Another great advantage is text-search: With other projects I sometimes had left-over clips that I wanted to add, but then accidently left out! With search I could quickly check if/where a file was already inserted into project.

-Adding overlays
I wanted to include graphical overlays as usual in motorsport videos: lap counter, driver names, results.
Writing some functions for that was all very easy and I could find lots of examples on google. Result does not look too great, but I think that is more due to missing artistic talent.
Even adding a running race-timer/clock in one video, no idea how this would work in other software?

This was important feature for me, even though ended up using it only a few times. (VideoPad had been the only other editor where I could figure this out)
Takes bit trial&error with the coordinates, but not too bad.

Adding audio commentary.
Important for a 'report' style video.
I wanted each 'scene' to have its own audiofile because I figured this would be easier to record than one long take.
It also makes syncing audio&video easier, because at each scene a new audiofile begins playing at right time.
I made a function addVoice(fileName.wav) that also optionally includes the fileName on video with subtitle, plus the clip length.
Knowing filename and length helps with recording commentary. This way I could also send a preview-version to other people, so they could record audio and know how to save the files.
The folder-path was saved in a variable, so it was easy to create both a german and english version.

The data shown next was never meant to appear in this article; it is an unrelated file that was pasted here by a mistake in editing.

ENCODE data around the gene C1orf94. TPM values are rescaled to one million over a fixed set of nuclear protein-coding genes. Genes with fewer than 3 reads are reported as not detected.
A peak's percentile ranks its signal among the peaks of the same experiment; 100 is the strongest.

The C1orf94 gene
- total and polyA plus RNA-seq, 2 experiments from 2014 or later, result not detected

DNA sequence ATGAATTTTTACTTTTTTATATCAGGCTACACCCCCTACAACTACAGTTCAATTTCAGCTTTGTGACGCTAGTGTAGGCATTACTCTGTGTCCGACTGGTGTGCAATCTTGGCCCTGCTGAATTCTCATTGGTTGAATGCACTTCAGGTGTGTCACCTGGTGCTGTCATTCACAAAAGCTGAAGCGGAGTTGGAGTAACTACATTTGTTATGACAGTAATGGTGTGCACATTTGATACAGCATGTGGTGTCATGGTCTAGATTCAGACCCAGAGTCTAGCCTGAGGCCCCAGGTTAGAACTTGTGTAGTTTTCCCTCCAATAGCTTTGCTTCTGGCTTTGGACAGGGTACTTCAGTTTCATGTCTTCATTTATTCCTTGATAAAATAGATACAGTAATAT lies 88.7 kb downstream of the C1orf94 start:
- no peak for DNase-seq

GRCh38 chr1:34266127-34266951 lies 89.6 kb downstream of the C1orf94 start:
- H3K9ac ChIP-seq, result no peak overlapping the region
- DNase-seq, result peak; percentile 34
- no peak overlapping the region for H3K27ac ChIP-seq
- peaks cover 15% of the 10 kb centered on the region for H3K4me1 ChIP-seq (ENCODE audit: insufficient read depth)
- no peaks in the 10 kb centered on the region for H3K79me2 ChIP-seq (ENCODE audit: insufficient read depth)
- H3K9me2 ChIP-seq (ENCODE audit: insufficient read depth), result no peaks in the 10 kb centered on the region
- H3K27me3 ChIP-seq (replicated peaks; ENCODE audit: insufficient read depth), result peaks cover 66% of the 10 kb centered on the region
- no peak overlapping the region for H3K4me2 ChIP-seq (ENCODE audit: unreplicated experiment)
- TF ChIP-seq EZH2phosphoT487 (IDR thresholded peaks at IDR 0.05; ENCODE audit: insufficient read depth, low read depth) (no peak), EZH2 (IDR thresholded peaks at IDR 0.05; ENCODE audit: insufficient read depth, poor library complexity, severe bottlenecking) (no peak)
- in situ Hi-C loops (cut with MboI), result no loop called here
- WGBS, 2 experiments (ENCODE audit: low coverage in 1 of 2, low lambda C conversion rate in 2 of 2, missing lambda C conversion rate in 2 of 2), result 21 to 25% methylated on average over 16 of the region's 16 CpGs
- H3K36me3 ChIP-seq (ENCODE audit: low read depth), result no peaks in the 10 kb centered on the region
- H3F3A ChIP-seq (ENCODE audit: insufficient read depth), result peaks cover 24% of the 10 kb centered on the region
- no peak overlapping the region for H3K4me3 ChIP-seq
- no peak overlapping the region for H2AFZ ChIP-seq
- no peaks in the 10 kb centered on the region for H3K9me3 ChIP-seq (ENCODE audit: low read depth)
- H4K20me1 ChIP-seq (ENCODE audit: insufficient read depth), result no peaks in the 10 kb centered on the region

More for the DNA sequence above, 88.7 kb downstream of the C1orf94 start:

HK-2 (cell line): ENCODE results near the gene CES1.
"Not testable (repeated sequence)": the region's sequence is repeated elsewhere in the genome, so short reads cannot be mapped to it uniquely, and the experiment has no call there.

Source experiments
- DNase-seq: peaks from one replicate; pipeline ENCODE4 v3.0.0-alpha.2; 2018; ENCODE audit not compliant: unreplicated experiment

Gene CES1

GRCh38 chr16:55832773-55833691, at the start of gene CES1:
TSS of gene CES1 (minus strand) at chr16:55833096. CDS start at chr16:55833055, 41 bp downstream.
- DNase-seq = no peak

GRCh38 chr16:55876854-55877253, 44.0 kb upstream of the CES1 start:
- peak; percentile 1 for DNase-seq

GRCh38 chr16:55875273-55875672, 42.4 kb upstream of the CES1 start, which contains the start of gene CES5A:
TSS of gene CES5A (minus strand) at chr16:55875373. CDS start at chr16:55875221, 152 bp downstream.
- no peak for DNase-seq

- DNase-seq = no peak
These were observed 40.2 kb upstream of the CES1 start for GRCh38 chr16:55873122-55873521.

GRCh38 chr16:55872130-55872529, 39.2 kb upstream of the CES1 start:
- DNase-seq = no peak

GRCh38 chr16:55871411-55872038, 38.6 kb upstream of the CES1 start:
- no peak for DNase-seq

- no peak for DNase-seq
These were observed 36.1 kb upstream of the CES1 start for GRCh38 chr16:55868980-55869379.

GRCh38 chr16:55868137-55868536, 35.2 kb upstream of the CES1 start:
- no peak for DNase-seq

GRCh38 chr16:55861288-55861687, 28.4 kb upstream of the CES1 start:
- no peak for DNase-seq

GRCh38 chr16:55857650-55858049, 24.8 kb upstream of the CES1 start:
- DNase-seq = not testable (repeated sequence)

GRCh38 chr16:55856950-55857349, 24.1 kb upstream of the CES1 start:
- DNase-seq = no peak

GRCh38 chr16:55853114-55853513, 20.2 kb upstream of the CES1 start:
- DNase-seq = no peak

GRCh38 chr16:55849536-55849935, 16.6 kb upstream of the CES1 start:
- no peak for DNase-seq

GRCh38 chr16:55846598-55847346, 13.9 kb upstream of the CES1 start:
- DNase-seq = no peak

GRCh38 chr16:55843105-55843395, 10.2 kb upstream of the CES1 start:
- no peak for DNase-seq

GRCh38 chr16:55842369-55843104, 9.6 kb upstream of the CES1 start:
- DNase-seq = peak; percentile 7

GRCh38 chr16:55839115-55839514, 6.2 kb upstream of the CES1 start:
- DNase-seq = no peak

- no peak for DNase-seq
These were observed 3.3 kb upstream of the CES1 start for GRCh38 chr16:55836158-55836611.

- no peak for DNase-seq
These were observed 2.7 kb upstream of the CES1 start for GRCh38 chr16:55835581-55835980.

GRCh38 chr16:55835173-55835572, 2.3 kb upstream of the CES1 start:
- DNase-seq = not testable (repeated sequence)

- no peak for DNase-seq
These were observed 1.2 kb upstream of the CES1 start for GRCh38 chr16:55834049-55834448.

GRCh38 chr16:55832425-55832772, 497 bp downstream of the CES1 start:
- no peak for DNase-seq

(One might think in every NLE editor this is possible too, by simply changing the actual files. But many complain when files differ from the one used in project.)

-Using too many AviSource() does not work:
(For me with win 7 64bit the limit was iirc 75.) I could export a section that used many clips and then re-insert it was one large clip, but bit annoying.
-With 1280x720x60fps video, the playback was not always smooth/realtime, especially when fading from one clip to another etc. Was no problem because I did not need to preview video much.
-Subtitles together with animate-function uses surprising large amount of memory.
-Editing audio is so-so. When the playback stutters it is difficult to judge volume too. It would be cumbersome/impossible to adjust volume only in parts of a clip. Luckily I did not have to.
Using "voiceVolume" and "videoVolume" variables was useful to adjust volume of all clips at once.

The resulting videos are nothing special but good enough for me.
Overall this is bit strange way to edit videos, but depending on content I think avisynth can be an option.
I also used avisynth for more basic editing (Combining speaker of a presentation with footage of the presentation itself, add bit of text, stuff like that) and found this to work well, too.

Sorry this text got longer than planned. Attached is script of the posted video.
It is rather primitive scripting but maybe that gives someone an impression how this would look like. Would also like to hear about mistakes or possible improvements.
Suggestions for functions or plugins that could possibly be useful are also welcome.
And thanks to all contributors of avisynth/tutorials.
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File Type: zip my avisynth video.zip (134.5 KB, 15 views)
kilo70 is offline   Reply With Quote

avisynth, editing